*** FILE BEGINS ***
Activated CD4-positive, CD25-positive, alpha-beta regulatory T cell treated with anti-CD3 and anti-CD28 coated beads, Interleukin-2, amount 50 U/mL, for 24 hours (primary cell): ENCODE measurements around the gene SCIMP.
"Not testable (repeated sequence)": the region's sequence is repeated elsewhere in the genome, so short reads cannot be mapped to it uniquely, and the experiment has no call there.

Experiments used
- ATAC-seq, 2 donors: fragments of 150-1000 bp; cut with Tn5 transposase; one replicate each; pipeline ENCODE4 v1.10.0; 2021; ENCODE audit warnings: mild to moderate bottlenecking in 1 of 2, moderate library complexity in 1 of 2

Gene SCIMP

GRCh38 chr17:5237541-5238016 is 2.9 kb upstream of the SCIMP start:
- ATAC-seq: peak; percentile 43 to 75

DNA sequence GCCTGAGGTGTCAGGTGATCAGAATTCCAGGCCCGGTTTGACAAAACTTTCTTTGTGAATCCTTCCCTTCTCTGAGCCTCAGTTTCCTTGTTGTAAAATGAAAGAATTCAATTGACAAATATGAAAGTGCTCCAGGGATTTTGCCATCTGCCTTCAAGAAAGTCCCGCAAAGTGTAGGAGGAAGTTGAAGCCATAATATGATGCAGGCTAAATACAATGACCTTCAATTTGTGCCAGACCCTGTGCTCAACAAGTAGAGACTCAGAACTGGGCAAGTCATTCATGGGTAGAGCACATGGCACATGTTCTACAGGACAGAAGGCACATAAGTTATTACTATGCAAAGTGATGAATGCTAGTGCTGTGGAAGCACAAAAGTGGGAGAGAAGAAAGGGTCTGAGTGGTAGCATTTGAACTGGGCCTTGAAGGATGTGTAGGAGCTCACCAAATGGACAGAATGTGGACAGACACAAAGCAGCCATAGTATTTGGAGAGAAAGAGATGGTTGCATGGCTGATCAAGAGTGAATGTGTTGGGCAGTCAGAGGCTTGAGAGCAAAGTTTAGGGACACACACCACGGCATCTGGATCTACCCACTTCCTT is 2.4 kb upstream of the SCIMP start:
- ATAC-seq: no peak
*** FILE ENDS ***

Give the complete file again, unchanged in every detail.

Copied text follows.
Activated CD4-positive, CD25-positive, alpha-beta regulatory T cell treated with anti-CD3 and anti-CD28 coated beads, Interleukin-2, amount 50 U/mL, for 24 hours (primary cell): ENCODE measurements around the gene SCIMP.
"Not testable (repeated sequence)": the region's sequence is repeated elsewhere in the genome, so short reads cannot be mapped to it uniquely, and the experiment has no call there.

Experiments used
- ATAC-seq, 2 donors: fragments of 150-1000 bp; cut with Tn5 transposase; one replicate each; pipeline ENCODE4 v1.10.0; 2021; ENCODE audit warnings: mild to moderate bottlenecking in 1 of 2, moderate library complexity in 1 of 2

Gene SCIMP

GRCh38 chr17:5237541-5238016 is 2.9 kb upstream of the SCIMP start:
- ATAC-seq: peak; percentile 43 to 75

DNA sequence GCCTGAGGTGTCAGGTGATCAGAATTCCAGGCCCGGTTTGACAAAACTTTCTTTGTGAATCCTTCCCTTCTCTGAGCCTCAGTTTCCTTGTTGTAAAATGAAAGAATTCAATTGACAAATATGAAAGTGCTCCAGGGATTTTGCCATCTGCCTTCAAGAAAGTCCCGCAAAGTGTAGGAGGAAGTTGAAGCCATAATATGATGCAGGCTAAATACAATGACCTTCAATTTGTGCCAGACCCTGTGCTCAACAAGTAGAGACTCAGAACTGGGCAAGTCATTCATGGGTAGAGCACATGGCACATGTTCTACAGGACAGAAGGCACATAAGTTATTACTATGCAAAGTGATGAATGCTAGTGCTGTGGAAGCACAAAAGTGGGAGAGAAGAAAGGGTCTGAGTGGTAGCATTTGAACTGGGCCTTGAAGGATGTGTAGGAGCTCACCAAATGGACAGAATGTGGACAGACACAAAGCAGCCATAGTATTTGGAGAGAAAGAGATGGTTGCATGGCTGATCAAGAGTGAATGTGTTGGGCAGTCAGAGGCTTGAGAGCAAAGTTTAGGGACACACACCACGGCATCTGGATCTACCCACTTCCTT is 2.4 kb upstream of the SCIMP start:
- ATAC-seq: no peak